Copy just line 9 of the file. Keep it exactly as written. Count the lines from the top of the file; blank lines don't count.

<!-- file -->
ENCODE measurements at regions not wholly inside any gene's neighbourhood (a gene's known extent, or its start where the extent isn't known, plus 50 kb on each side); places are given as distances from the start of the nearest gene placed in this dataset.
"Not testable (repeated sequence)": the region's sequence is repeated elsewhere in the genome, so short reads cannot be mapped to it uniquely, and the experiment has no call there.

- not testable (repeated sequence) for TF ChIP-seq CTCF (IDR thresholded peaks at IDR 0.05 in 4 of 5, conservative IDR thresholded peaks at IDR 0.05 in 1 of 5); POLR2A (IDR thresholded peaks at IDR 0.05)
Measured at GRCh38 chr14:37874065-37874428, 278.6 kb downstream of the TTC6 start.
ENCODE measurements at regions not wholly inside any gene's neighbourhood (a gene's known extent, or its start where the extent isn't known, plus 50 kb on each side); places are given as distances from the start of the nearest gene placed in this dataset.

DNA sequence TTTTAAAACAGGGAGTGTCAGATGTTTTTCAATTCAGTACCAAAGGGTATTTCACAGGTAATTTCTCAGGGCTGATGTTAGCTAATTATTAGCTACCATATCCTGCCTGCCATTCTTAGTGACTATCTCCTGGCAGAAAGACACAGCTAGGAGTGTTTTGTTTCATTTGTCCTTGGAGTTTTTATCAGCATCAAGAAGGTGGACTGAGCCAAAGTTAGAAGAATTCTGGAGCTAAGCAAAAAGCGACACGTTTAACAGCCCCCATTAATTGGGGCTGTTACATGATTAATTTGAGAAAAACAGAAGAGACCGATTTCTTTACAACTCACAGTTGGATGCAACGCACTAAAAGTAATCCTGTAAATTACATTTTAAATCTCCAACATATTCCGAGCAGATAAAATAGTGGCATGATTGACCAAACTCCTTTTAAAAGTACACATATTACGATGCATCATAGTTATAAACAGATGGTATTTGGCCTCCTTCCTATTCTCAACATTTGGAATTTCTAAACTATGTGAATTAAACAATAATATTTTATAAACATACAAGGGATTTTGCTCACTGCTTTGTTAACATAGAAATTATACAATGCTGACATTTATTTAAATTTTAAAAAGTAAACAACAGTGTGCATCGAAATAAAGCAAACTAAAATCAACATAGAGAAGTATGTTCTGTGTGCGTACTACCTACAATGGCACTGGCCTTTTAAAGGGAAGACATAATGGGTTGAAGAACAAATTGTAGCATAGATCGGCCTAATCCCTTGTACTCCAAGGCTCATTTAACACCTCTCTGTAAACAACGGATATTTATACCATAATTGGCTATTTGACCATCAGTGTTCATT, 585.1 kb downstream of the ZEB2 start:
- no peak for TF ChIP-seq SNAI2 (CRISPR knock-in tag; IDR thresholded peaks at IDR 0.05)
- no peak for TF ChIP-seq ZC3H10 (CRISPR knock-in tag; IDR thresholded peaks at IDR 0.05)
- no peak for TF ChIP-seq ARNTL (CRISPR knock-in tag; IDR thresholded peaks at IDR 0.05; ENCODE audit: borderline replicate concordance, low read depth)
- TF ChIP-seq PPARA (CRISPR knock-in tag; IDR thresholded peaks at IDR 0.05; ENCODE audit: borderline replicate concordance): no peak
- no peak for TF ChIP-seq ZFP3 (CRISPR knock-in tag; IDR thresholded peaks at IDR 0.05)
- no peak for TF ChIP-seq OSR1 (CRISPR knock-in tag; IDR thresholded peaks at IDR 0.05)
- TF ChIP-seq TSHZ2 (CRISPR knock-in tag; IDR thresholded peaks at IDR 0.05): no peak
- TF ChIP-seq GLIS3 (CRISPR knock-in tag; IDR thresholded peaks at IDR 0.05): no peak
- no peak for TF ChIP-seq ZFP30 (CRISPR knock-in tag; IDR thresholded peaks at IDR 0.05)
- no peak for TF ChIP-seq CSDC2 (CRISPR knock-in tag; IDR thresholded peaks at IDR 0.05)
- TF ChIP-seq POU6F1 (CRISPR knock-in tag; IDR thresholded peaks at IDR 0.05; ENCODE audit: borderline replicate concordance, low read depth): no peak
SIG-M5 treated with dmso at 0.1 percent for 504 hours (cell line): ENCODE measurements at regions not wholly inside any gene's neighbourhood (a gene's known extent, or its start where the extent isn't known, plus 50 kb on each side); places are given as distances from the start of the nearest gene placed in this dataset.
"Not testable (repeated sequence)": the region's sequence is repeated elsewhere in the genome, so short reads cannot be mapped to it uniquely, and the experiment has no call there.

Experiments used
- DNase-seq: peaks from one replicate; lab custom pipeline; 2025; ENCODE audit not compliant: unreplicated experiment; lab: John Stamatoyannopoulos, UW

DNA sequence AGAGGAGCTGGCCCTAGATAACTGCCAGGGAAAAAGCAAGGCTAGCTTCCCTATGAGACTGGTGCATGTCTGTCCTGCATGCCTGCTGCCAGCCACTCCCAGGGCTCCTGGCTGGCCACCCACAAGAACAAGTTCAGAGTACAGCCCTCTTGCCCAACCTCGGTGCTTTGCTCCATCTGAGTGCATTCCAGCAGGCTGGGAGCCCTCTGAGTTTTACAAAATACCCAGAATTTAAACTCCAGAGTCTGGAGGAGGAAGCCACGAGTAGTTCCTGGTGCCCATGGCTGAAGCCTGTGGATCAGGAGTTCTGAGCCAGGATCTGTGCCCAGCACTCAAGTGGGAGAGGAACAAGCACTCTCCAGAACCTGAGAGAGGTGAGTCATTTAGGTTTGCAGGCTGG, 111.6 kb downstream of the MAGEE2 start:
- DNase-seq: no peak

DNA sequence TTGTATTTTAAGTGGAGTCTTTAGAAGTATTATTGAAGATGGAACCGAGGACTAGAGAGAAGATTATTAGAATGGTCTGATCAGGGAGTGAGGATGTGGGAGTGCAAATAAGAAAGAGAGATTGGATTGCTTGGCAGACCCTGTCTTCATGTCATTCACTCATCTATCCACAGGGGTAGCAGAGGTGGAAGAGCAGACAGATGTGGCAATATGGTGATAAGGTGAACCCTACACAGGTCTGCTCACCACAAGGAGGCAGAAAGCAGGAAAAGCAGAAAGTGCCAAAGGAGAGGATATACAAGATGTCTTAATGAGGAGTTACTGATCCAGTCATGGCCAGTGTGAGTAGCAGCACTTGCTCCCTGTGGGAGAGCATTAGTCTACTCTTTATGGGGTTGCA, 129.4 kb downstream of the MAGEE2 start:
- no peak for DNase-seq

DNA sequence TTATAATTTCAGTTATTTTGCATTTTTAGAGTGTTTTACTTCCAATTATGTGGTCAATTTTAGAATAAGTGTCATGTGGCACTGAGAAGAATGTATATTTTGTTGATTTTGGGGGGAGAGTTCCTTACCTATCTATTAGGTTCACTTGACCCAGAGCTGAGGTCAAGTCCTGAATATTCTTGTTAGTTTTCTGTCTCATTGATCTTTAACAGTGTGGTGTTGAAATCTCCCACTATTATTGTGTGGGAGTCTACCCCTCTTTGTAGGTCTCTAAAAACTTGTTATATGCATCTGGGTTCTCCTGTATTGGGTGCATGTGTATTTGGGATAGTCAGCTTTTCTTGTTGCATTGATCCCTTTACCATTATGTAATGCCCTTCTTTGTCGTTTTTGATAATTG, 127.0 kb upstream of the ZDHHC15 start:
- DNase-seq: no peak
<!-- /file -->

- no peak for TF ChIP-seq ARNTL (CRISPR knock-in tag; IDR thresholded peaks at IDR 0.05; ENCODE audit: borderline replicate concordance, low read depth)